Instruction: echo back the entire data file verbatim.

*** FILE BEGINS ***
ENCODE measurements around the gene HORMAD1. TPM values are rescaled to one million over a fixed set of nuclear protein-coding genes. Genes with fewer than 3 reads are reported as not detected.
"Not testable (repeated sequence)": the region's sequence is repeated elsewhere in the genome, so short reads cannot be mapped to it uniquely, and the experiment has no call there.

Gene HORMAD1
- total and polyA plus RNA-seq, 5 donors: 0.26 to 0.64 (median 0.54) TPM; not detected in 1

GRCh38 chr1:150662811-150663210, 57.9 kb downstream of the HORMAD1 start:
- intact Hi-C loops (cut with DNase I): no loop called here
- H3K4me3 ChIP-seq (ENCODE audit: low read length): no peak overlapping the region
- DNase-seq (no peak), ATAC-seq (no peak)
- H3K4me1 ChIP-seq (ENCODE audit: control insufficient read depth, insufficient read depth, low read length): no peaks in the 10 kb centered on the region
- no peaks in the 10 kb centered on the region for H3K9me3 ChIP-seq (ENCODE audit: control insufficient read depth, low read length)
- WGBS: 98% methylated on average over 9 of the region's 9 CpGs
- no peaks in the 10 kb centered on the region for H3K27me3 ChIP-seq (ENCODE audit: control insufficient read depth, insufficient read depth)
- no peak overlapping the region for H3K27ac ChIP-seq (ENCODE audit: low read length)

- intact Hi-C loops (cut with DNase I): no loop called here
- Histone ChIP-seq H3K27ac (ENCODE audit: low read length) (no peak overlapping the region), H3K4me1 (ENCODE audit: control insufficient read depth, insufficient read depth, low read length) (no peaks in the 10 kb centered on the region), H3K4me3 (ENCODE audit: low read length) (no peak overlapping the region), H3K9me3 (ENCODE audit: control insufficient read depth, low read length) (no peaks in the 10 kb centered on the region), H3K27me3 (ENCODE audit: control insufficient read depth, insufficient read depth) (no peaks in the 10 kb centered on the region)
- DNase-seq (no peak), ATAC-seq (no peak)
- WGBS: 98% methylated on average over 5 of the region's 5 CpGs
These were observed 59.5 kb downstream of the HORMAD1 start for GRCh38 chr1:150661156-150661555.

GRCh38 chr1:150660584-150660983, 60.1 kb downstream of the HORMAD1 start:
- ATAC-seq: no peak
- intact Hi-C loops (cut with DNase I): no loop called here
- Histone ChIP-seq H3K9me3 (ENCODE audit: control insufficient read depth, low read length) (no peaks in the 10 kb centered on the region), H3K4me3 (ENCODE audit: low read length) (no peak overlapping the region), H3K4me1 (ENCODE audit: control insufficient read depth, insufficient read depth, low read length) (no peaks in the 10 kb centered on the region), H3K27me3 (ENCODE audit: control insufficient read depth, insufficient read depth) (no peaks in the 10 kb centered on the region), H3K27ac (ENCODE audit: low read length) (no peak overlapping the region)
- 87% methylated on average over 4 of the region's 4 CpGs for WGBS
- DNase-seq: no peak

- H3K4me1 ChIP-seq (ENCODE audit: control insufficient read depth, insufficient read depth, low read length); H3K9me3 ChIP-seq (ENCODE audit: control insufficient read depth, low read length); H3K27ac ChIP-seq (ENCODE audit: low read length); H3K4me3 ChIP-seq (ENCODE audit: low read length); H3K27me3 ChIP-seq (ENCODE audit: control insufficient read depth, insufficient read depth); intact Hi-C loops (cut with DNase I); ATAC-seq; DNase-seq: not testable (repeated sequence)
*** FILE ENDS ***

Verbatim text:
ENCODE measurements around the gene HORMAD1. TPM values are rescaled to one million over a fixed set of nuclear protein-coding genes. Genes with fewer than 3 reads are reported as not detected.
"Not testable (repeated sequence)": the region's sequence is repeated elsewhere in the genome, so short reads cannot be mapped to it uniquely, and the experiment has no call there.

Gene HORMAD1
- total and polyA plus RNA-seq, 5 donors: 0.26 to 0.64 (median 0.54) TPM; not detected in 1

GRCh38 chr1:150662811-150663210, 57.9 kb downstream of the HORMAD1 start:
- intact Hi-C loops (cut with DNase I): no loop called here
- H3K4me3 ChIP-seq (ENCODE audit: low read length): no peak overlapping the region
- DNase-seq (no peak), ATAC-seq (no peak)
- H3K4me1 ChIP-seq (ENCODE audit: control insufficient read depth, insufficient read depth, low read length): no peaks in the 10 kb centered on the region
- no peaks in the 10 kb centered on the region for H3K9me3 ChIP-seq (ENCODE audit: control insufficient read depth, low read length)
- WGBS: 98% methylated on average over 9 of the region's 9 CpGs
- no peaks in the 10 kb centered on the region for H3K27me3 ChIP-seq (ENCODE audit: control insufficient read depth, insufficient read depth)
- no peak overlapping the region for H3K27ac ChIP-seq (ENCODE audit: low read length)

- intact Hi-C loops (cut with DNase I): no loop called here
- Histone ChIP-seq H3K27ac (ENCODE audit: low read length) (no peak overlapping the region), H3K4me1 (ENCODE audit: control insufficient read depth, insufficient read depth, low read length) (no peaks in the 10 kb centered on the region), H3K4me3 (ENCODE audit: low read length) (no peak overlapping the region), H3K9me3 (ENCODE audit: control insufficient read depth, low read length) (no peaks in the 10 kb centered on the region), H3K27me3 (ENCODE audit: control insufficient read depth, insufficient read depth) (no peaks in the 10 kb centered on the region)
- DNase-seq (no peak), ATAC-seq (no peak)
- WGBS: 98% methylated on average over 5 of the region's 5 CpGs
These were observed 59.5 kb downstream of the HORMAD1 start for GRCh38 chr1:150661156-150661555.

GRCh38 chr1:150660584-150660983, 60.1 kb downstream of the HORMAD1 start:
- ATAC-seq: no peak
- intact Hi-C loops (cut with DNase I): no loop called here
- Histone ChIP-seq H3K9me3 (ENCODE audit: control insufficient read depth, low read length) (no peaks in the 10 kb centered on the region), H3K4me3 (ENCODE audit: low read length) (no peak overlapping the region), H3K4me1 (ENCODE audit: control insufficient read depth, insufficient read depth, low read length) (no peaks in the 10 kb centered on the region), H3K27me3 (ENCODE audit: control insufficient read depth, insufficient read depth) (no peaks in the 10 kb centered on the region), H3K27ac (ENCODE audit: low read length) (no peak overlapping the region)
- 87% methylated on average over 4 of the region's 4 CpGs for WGBS
- DNase-seq: no peak

- H3K4me1 ChIP-seq (ENCODE audit: control insufficient read depth, insufficient read depth, low read length); H3K9me3 ChIP-seq (ENCODE audit: control insufficient read depth, low read length); H3K27ac ChIP-seq (ENCODE audit: low read length); H3K4me3 ChIP-seq (ENCODE audit: low read length); H3K27me3 ChIP-seq (ENCODE audit: control insufficient read depth, insufficient read depth); intact Hi-C loops (cut with DNase I); ATAC-seq; DNase-seq: not testable (repeated sequence)